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Thread: TUCK AND ROLL

  1. #1
    lukre is offline Member
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    Default TUCK AND ROLL

    Please help me! :(

    what does the expression "tuck and roll" mean?
    i need it for a translation and since i'm not a native english speaker i haven't got a clue what it means.

    here is the context:
    A: His mother is allways in our house. I'm actually thinking of getting her a pollster.
    B: Tuck and roll!

    Thank you all so very much!

  2. #2
    Tdol is online now Editor, UsingEnglish.com
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    I'm a native speaker and I haven't a clue either. I'd understand 'rock and roll', meaning 'way to go' or 'good idea', but this is new to me.

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    Quote Originally Posted by tdol
    I'm a native speaker and I haven't a clue either. I'd understand 'rock and roll', meaning 'way to go' or 'good idea', but this is new to me.
    It's either a play on meaning or it's a typo: a pollster => upholstered

    a) get her a person who takes public opinion polls
    b) make her into a chair


  4. #4
    Tdol is online now Editor, UsingEnglish.com
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    A bit too culture-bound for me to have got without an explanation.

  5. #5
    lukre is offline Member
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    Quote Originally Posted by Casiopea
    It's either a play on meaning or it's a typo: a pollster => upholstered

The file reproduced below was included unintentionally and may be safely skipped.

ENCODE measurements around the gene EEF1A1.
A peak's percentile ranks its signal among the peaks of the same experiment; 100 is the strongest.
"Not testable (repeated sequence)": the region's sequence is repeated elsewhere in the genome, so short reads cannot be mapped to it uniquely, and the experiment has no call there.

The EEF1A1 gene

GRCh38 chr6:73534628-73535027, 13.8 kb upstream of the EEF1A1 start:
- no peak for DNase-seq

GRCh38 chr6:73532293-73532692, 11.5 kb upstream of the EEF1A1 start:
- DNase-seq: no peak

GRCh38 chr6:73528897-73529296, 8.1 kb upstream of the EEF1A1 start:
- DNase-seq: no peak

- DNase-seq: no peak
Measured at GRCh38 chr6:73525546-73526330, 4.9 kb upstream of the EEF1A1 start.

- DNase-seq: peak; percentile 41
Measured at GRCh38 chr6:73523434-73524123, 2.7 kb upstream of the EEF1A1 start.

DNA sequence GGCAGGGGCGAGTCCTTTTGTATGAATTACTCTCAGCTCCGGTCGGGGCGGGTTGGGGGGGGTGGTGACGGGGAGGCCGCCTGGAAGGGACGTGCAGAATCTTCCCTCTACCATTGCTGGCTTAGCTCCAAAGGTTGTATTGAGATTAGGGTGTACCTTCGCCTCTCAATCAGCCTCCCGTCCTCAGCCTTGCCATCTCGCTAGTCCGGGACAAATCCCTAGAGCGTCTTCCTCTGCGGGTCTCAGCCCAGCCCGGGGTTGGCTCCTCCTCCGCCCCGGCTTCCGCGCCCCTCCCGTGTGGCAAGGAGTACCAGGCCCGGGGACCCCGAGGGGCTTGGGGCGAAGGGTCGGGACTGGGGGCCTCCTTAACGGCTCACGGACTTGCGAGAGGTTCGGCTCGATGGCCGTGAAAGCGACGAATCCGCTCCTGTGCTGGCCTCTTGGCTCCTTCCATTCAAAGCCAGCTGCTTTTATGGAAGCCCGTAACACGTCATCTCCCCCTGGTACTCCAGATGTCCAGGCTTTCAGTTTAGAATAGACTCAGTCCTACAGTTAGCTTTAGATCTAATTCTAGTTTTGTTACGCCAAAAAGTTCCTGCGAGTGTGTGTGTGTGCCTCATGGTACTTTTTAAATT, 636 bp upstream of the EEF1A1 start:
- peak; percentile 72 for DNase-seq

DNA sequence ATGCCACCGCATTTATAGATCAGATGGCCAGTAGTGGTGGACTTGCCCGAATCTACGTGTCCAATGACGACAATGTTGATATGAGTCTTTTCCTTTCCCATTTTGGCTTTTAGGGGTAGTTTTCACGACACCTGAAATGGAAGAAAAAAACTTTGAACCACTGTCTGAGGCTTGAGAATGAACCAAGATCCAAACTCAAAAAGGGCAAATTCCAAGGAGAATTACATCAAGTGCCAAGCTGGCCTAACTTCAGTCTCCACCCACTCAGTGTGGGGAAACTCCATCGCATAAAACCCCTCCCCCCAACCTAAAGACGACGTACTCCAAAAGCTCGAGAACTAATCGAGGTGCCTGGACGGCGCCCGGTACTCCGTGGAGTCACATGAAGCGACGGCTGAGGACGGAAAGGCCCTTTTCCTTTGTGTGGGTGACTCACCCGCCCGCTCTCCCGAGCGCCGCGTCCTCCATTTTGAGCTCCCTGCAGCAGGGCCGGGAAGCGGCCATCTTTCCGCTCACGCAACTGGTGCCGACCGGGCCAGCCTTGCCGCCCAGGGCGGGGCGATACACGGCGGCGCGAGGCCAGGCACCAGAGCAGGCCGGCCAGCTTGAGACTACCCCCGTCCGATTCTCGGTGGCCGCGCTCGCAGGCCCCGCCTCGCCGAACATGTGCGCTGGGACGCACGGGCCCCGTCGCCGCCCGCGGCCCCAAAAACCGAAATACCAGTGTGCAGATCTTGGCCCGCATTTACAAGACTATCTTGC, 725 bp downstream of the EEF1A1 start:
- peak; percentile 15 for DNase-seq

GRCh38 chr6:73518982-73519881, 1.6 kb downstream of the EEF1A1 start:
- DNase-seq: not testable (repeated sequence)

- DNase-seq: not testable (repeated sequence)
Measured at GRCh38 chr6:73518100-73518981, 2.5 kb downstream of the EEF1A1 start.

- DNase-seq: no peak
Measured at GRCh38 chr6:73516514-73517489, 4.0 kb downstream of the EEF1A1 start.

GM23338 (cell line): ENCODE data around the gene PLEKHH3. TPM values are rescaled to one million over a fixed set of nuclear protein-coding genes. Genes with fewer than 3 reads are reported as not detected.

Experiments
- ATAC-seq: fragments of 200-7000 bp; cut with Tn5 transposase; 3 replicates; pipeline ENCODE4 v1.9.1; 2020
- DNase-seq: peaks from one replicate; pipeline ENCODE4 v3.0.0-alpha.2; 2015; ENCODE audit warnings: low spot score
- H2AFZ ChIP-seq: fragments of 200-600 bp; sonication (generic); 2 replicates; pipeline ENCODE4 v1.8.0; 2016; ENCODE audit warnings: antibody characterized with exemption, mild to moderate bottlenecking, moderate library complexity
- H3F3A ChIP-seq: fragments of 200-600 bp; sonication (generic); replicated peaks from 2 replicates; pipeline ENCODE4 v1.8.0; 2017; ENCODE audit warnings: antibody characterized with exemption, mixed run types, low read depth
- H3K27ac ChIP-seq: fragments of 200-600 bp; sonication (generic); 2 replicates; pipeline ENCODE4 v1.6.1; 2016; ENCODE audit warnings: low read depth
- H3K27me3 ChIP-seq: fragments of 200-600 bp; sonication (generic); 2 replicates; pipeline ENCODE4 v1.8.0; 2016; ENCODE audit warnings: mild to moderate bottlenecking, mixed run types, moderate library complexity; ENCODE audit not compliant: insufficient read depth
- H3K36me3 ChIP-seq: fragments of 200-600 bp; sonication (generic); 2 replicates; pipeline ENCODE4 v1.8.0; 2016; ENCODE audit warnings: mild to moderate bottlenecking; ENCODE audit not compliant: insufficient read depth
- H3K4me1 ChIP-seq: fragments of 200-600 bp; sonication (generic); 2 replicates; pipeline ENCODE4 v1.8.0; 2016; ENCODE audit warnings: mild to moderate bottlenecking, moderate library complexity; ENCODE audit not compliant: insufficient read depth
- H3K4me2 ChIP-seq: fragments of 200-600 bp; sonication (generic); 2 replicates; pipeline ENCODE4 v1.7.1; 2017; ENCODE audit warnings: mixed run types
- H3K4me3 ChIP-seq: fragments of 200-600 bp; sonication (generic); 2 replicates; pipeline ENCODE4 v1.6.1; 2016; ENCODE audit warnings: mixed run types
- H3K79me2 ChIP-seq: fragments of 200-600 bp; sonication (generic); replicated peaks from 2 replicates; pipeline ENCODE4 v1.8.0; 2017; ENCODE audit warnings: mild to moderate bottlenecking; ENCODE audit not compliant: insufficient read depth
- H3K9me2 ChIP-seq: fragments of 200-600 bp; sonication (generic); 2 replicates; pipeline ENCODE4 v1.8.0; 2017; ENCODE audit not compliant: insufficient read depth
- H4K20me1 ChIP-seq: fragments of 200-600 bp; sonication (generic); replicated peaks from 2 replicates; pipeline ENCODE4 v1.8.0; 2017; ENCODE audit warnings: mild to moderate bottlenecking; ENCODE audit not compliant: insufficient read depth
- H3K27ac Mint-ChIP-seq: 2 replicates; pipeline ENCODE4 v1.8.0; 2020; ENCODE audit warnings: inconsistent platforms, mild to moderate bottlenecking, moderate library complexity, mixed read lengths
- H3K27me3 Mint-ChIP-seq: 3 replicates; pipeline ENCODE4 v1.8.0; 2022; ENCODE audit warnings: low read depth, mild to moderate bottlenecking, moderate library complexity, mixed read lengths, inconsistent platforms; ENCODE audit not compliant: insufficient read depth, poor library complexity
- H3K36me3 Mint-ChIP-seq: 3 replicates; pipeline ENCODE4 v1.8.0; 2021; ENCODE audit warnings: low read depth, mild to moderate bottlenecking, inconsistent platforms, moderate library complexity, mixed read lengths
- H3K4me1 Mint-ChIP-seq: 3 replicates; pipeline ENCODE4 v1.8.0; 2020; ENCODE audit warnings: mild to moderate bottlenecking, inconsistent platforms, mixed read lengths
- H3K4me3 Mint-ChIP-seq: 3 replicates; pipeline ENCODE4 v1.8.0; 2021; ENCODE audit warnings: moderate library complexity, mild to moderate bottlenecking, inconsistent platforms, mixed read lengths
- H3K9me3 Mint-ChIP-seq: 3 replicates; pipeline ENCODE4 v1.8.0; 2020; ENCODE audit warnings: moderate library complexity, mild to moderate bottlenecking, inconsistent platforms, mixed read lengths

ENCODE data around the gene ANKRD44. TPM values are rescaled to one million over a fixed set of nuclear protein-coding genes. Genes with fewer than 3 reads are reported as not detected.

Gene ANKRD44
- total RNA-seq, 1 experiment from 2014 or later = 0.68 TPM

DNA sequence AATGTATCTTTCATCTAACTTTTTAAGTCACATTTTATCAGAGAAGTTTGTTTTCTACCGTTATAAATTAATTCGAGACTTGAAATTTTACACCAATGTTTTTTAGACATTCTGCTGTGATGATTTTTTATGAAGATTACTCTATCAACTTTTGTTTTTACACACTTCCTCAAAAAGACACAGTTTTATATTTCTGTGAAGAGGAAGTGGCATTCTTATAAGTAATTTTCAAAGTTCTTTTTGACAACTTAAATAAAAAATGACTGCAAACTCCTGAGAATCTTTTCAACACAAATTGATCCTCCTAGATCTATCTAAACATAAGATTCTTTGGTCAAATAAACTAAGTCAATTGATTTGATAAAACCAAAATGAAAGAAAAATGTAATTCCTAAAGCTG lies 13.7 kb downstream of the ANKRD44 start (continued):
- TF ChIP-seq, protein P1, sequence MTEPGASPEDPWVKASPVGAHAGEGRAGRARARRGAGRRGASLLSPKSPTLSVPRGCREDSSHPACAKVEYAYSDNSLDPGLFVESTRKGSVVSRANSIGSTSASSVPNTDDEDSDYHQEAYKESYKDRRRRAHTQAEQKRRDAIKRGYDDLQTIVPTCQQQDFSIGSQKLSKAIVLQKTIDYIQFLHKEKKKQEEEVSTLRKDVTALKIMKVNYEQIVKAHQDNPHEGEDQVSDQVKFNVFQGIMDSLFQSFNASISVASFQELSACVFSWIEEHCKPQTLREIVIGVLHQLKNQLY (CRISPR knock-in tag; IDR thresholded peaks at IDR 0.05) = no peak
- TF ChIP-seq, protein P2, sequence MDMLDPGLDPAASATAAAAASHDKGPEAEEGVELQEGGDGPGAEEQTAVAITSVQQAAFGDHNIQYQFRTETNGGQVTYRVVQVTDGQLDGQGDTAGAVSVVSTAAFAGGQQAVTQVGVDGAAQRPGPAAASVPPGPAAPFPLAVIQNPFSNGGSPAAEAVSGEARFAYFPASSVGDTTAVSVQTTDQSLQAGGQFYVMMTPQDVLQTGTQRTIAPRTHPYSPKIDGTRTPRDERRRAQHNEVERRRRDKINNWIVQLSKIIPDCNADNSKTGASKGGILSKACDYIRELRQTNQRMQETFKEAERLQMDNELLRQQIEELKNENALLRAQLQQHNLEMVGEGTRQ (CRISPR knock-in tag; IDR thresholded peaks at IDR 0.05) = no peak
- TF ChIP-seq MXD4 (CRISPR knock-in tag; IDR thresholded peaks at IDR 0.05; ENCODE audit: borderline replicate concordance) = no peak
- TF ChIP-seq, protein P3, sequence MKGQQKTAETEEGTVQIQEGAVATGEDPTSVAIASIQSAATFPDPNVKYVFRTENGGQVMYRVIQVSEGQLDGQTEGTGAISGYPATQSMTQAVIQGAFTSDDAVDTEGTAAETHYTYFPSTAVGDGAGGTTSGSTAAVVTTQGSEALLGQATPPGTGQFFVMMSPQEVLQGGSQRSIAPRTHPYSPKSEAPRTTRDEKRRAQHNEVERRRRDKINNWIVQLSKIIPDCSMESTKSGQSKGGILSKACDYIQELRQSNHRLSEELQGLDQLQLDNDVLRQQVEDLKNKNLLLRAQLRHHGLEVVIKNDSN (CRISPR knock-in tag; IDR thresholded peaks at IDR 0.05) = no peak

a) get her a person who takes public opinion polls
    b) make her into a chair


    Yeah, it starts to make sense to me now!
    "She is there all the time so i might as well turn her into a piece of furniture"

    You've helped me a lot! Thank you! :D

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    Quote Originally Posted by lukre
    Quote Originally Posted by Casiopea
    It's either a play on meaning or it's a typo: a pollster => upholstered

    a) get her a person who takes public opinion polls
    b) make her into a chair


    Yeah, it starts to make sense to me now!
    "She is there all the time so i might as well turn her into a piece of furniture"

    You've helped me a lot! Thank you! :D
    That's great! 8)

    You're welcome. :D

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    Quote Originally Posted by tdol
    A bit too culture-bound for me to have got without an explanation.
    Funny you mentioned that. I didn't get it either at first. It came to me what I tried looking up 'a pollster' under the U section of my dictionary. I thought, "What am I doing in the U's? And why am I looking up an article (i.e., "a"). It finally came to me, homonyms: a pollster/upholster. Haha. Tricky one indeed. 8)

  8. #8
    Tdol is online now Editor, UsingEnglish.com
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    I'm clearly just a bit slow.

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